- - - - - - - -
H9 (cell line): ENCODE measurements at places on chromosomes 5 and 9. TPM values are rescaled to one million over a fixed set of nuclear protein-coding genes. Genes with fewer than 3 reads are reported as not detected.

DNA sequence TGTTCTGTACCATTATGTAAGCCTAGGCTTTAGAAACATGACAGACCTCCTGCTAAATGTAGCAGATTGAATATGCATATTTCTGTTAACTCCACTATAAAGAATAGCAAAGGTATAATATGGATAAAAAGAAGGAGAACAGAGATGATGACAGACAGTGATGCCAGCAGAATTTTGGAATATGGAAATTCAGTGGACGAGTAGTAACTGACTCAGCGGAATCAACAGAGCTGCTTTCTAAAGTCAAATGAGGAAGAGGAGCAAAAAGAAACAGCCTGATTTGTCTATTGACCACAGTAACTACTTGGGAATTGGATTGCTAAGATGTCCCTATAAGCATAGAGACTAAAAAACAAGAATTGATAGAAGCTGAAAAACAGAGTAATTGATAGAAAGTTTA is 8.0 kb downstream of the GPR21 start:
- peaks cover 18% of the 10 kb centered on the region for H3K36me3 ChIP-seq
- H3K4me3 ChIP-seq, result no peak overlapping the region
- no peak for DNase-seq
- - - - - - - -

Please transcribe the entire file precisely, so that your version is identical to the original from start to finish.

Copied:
H9 (cell line): ENCODE measurements at places on chromosomes 5 and 9. TPM values are rescaled to one million over a fixed set of nuclear protein-coding genes. Genes with fewer than 3 reads are reported as not detected.

DNA sequence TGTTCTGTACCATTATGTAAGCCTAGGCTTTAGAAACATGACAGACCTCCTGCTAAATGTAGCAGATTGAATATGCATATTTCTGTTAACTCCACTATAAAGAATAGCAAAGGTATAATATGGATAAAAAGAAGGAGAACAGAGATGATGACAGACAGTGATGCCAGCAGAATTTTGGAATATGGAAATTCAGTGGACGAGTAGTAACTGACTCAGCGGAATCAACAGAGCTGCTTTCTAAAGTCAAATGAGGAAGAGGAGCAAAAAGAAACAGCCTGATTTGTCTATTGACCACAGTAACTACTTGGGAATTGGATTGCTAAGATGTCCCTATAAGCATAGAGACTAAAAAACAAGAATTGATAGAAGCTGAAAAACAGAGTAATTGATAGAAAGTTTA is 8.0 kb downstream of the GPR21 start:
- peaks cover 18% of the 10 kb centered on the region for H3K36me3 ChIP-seq
- H3K4me3 ChIP-seq, result no peak overlapping the region
- no peak for DNase-seq